This Fall's Meteor Showers Will Be Spectacular. Here's How to See Them at Peak.
This year's breathtaking total solar eclipse may have inspired you to crane your head toward the heavens a little more often. The once-in-a-lifetime eclipse was striking, but it turns out there's more beauty left to be seen in the sky this year. Several spectacular meteor showers will provide plenty of opportunities for you to be wowed by space -- with your feet firmly planted on Earth.
In fact, witnessing the year's most dazzling meteor showers in your area is easy to plan, thanks to the abundance of information from astronomers and other expert stargazers. You just have to know when to look up and what to look for, so here's a guide to the best meteor showers 2017 has in store.
First, it's important to point out that all of the meteor showers last a relatively large span of days. Over the course of its active span, you can see countless meteors, but each shower's most dazzling night will be the peak night. That's the night when you should pack the cooler and head to the country.
There's lots of advice out there for watching meteor showers, but the most important thing you need is a dark sky. It doesn't much matter if you're in a lawn chair, in a field, or going full Wayne Campbell on the hood of your car. You need a clear dark sky to really experience the full strength of a meteor shower. The Dark Sky Finder app can be useful if you're in search of the perfect sky.
The DraconidsPeak Date: October 7-8
The Draconids get fiery every now and then, producing a hundred meteors per hour from Draco the Dragon in the northern sky. However, most years it produces only a handful of meteors per hour. That will be the case this year. A bright gibbous moon will obscure the show, so you'll want to beat the moon and get out early in the evening.
The OrionidsActive Dates: August 22 - November 19
Peak Date: October 20 - 22
These are closely related to May's Eta Aquariid meteor shower, which also stems from Halley's Comet. The comet only passes Earth once every 76 years, so this is all you're getting from Halley until it swings back around again in 2061. Earth hits this stream of debris almost head on, making it a shower that produces visible meteors of medium brightness that move quite quickly.
The Orionid meteor shower can produce up to 80-90 meteors per hour, but is likely to produce around 20 this year due to where we are in the shower's cycle, NASA meteor expert Bill Cooke tells Thrillist. Thankfully, this year the moon won't provide interference. Space.com suggests the best viewing time will be around 2am local time.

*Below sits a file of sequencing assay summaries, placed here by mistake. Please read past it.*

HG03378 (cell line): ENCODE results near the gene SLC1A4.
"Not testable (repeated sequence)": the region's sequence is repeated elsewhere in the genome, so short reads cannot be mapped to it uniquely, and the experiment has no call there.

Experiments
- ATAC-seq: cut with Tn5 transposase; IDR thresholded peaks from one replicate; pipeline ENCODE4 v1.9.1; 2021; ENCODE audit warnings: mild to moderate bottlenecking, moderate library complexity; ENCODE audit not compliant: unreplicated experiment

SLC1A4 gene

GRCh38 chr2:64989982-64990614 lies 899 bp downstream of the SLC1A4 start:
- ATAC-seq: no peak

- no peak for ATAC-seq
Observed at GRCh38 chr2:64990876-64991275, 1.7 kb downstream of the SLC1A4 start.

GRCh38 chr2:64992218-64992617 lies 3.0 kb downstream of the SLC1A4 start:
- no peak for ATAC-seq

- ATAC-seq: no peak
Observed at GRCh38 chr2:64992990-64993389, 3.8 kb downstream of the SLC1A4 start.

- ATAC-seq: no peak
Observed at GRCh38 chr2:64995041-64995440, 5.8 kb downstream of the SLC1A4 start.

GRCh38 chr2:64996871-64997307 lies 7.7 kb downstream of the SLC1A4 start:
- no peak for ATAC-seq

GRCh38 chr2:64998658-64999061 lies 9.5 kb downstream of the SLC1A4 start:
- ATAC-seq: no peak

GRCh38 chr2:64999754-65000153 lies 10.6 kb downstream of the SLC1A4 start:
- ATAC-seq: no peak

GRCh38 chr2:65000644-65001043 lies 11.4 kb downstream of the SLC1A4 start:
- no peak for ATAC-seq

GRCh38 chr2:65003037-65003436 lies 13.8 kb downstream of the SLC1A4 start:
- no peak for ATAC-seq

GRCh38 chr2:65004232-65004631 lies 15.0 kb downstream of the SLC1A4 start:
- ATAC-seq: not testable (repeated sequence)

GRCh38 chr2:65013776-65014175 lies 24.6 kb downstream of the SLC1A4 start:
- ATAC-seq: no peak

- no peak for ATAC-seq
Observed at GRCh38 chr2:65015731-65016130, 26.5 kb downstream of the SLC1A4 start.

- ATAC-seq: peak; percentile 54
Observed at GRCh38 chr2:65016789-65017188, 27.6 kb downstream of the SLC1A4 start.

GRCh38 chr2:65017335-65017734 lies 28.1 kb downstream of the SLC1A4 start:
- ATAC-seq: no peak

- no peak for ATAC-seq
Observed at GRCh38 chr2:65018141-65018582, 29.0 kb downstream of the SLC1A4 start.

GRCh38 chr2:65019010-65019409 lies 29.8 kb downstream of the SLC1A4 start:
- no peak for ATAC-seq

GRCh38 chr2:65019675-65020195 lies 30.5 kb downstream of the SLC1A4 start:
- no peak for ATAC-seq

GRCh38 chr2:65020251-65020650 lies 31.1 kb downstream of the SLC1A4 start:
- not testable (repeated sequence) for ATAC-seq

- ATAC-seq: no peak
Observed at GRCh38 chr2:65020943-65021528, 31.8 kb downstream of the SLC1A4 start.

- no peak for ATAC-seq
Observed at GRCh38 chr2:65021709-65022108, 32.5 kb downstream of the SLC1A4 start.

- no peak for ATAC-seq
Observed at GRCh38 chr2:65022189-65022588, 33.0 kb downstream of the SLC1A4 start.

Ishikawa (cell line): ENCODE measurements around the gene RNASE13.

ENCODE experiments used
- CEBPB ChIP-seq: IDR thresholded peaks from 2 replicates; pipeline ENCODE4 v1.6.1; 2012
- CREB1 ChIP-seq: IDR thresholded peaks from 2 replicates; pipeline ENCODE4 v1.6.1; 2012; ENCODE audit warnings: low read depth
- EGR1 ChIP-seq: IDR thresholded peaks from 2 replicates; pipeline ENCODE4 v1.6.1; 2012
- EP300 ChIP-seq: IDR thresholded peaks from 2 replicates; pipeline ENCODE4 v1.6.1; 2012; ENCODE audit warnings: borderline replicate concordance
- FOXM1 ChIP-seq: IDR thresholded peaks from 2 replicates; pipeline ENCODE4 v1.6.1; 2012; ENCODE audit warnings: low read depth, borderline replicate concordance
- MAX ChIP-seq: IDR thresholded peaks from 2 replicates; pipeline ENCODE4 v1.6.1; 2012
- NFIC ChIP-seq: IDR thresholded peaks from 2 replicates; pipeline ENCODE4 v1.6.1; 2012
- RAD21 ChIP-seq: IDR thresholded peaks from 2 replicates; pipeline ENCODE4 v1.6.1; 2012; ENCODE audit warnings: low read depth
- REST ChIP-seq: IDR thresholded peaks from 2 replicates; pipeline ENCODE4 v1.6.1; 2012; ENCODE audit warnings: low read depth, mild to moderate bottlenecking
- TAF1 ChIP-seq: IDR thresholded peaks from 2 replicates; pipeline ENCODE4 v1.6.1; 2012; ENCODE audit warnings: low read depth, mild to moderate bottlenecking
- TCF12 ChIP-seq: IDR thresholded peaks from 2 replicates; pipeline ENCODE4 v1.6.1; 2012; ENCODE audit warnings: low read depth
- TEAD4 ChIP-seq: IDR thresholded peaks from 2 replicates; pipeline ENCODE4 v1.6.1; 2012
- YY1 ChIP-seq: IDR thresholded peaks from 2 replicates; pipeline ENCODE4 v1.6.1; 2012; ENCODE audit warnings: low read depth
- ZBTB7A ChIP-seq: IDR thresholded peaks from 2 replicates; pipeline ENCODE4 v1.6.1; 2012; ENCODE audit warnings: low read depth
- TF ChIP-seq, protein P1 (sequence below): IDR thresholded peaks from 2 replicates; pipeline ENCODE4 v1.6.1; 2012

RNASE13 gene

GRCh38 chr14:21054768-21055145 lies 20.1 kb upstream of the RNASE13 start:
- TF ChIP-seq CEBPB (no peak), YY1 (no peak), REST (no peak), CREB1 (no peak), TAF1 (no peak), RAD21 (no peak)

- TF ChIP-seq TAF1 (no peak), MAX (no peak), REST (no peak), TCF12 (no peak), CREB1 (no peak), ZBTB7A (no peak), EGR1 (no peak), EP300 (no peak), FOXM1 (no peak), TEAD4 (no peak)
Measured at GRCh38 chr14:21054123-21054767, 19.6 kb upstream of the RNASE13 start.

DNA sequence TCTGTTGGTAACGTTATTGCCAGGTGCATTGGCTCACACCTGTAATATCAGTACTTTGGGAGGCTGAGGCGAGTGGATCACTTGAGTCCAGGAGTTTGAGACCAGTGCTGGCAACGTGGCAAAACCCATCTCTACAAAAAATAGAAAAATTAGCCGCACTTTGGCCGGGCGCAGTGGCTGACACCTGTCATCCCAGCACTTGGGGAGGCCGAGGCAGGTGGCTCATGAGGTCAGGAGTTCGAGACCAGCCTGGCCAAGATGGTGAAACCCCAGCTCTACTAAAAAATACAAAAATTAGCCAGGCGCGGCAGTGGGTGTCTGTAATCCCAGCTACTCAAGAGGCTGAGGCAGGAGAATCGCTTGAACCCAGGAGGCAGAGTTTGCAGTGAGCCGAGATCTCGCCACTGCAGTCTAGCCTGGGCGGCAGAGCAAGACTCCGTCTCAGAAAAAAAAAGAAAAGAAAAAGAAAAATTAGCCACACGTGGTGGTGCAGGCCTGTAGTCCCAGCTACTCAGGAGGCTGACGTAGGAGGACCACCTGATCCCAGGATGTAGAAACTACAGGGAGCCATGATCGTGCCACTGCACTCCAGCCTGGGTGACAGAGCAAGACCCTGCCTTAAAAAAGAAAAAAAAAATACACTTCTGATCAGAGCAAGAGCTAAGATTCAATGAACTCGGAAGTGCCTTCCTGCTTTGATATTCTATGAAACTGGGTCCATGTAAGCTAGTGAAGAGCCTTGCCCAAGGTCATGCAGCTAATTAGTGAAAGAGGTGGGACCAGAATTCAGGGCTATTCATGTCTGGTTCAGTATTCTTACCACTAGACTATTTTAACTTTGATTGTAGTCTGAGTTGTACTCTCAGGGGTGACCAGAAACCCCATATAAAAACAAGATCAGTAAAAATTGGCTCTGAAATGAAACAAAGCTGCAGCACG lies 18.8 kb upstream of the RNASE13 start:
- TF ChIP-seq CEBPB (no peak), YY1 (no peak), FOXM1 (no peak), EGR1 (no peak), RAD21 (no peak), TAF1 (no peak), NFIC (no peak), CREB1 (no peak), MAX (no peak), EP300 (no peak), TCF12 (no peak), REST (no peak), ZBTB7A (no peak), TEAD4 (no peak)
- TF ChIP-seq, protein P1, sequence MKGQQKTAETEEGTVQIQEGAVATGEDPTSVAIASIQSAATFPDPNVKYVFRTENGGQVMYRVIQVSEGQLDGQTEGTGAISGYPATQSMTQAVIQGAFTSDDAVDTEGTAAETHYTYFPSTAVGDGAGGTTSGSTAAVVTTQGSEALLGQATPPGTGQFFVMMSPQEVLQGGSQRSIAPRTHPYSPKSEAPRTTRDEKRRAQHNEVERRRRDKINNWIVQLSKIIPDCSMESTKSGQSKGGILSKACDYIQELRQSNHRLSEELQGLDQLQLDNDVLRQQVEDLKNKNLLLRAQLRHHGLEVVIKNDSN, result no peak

The LeonidsActive Dates: November 5 - December 3
Peak Date: November 17 - 18
The Leonids are an impressive show, and once every so often it's capable of producing tens of thousands of meteors per hour. Some of the most intense meteor showers ever have been from the Leonids, like a storm in 1833 that produced 100,000 meteors per hour and had people fearing the end had arrived. Those are rare, though.
The Leonids, which produce the fastest meteors of any meteor shower, haven't had a significant outburst since 2002, and they won't be doing it again until around 2032. Sky and Telescope project this year will feature 10-20 meteors per hour at its peak. Even at lower rates, the American Meteor Society says the shower is worth catching for its bright meteors and persistent trains.
The GeminidsActive Dates: November 30 - December 17
Peak Date: December 13 - 14
Outside of an outburst, The Geminids are the year's best shower on a consistent basis. The 2016 edition had to compete with a December Supermoon, but it'll be back with a vengeance this year. At its best, the Geminids can produce between 120 and 160 meteors per hour. Cooke says this year's show will be around 120 meteors per hour, with a peak viewing time around 2 am local time.
The shower is also capable of producing fireballs, which sounds like a Roland Emmerich film in the sky, but for practical viewing purposes, it means you get to see very bright meteors.
The UrsidsActive Dates: December 17 - December 24
Peak Date: December 22
In the Northern Hemisphere, you'll catch the Ursids right around the winter solstice. Cooke says, because of this shower's proximity to the holidays, it's often called the Cursed Ursids. It usually showcases a somewhat tepid 10-20 meteors per hour, but this year there will be an outburst producing 40 to 50 meteors per hour. Additionally, a crescent moon should make for great viewing conditions.
Space.com says the shower has a "sharp peak," meaning that viewing any night but the peak will be significantly less spectacular. Nonetheless, because of where the shower emanates from, you can see the show throughout the night. No need to wake up in the middle of the night to catch this one.
The QuadrantidsActive Dates: December 28 - January 12
Peak Date: January 3, 2018
With meteors fainter than other showers, the Quadrantids are generally less dazzling than the Perseids or the Geminids. Though, it's capable of having strong years. This shower also has a sharp peak, lasting only a few hours. But it's the first significant meteor shower of 2018, giving you a chance to enjoy some fireworks just after your New Year's celebration. It's exciting, minus the part where it's cold as hell outside.
All dates are for viewers in the Northern Hemisphere.
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